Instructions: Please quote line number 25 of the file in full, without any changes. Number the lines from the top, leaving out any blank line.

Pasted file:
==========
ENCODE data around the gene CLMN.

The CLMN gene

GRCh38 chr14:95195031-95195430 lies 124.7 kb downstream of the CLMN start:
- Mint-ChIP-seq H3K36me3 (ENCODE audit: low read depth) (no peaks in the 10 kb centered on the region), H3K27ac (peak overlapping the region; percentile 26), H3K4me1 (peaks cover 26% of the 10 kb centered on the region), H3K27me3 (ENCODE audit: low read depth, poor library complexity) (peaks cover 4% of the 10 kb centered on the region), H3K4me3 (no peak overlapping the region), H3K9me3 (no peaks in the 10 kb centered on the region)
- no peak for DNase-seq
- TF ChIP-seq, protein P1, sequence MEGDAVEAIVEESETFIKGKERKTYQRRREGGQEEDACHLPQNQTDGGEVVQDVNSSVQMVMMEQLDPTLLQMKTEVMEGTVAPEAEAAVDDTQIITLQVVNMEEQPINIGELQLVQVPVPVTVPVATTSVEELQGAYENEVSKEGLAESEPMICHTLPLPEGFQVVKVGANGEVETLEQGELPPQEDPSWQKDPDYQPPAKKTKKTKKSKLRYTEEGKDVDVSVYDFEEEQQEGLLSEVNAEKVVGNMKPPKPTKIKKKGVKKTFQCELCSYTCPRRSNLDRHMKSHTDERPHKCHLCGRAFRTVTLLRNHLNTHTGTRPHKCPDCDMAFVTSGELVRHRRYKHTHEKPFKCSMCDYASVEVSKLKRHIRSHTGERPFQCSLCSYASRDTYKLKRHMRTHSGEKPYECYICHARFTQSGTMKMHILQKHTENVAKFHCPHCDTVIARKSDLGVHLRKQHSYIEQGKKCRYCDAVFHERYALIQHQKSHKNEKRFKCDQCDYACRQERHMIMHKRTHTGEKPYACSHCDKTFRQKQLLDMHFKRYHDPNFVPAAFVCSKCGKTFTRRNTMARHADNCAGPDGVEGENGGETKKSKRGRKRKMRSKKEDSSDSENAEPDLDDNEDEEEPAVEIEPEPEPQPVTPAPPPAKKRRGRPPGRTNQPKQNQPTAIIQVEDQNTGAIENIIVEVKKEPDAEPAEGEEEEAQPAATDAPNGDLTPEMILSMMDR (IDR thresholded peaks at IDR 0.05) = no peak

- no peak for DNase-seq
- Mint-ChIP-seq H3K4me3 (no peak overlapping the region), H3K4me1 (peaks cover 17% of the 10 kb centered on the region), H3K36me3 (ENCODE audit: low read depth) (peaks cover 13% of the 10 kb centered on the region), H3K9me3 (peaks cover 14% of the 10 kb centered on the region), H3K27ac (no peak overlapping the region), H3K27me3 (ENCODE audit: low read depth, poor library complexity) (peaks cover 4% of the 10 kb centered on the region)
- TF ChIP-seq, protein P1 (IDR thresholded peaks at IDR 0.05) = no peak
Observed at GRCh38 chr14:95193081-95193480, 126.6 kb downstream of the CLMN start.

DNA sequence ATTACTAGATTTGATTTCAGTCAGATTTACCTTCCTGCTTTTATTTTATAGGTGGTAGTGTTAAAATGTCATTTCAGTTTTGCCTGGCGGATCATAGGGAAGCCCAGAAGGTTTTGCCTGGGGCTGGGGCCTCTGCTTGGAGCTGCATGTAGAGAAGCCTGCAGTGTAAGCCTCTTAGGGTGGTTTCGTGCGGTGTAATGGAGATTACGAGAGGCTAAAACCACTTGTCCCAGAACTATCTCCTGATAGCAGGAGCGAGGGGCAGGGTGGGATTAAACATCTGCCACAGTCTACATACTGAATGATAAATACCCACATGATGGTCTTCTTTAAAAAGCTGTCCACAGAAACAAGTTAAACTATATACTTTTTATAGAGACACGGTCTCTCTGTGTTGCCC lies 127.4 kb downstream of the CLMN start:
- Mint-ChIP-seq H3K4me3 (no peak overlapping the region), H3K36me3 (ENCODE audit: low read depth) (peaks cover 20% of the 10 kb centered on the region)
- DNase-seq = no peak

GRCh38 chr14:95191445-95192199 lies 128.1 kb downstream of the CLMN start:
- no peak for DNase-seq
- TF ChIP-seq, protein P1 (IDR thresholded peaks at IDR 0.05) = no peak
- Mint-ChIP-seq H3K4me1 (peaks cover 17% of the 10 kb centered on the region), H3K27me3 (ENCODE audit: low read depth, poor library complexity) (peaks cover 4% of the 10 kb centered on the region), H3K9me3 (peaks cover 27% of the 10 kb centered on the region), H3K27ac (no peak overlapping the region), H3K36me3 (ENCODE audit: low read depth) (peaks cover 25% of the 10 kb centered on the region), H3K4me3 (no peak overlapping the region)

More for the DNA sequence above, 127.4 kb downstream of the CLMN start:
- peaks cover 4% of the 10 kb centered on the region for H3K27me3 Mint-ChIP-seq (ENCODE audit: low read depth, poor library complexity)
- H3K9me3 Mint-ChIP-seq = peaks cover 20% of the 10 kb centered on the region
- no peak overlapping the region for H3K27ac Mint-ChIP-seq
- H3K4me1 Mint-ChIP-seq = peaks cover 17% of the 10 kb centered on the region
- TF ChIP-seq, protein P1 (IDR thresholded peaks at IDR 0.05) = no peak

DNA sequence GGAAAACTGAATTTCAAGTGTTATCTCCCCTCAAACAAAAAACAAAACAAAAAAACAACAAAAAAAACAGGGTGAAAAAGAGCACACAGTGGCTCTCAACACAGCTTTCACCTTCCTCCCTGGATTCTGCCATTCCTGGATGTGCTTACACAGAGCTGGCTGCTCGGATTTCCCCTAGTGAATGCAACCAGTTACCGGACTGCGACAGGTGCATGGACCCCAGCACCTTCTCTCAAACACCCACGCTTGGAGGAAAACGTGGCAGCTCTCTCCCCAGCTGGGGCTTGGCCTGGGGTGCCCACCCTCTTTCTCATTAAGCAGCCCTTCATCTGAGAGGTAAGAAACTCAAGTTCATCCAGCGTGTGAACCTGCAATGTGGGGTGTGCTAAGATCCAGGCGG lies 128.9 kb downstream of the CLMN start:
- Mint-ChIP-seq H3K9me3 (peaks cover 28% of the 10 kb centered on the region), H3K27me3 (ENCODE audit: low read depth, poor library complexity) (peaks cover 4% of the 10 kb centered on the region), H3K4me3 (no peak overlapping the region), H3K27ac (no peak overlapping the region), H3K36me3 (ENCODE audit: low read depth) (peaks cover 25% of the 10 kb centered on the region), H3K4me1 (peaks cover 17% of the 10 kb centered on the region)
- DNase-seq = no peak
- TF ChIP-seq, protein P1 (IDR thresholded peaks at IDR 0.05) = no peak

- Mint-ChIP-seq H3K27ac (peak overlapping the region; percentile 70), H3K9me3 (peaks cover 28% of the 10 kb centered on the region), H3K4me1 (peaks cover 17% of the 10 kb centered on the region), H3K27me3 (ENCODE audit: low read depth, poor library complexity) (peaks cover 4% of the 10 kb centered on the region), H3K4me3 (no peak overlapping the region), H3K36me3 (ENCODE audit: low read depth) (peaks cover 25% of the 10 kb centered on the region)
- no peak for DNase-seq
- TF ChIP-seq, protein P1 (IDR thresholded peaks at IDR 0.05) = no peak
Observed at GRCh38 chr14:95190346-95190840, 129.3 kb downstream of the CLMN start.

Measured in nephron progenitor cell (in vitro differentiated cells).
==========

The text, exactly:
- Mint-ChIP-seq H3K9me3 (peaks cover 28% of the 10 kb centered on the region), H3K27me3 (ENCODE audit: low read depth, poor library complexity) (peaks cover 4% of the 10 kb centered on the region), H3K4me3 (no peak overlapping the region), H3K27ac (no peak overlapping the region), H3K36me3 (ENCODE audit: low read depth) (peaks cover 25% of the 10 kb centered on the region), H3K4me1 (peaks cover 17% of the 10 kb centered on the region)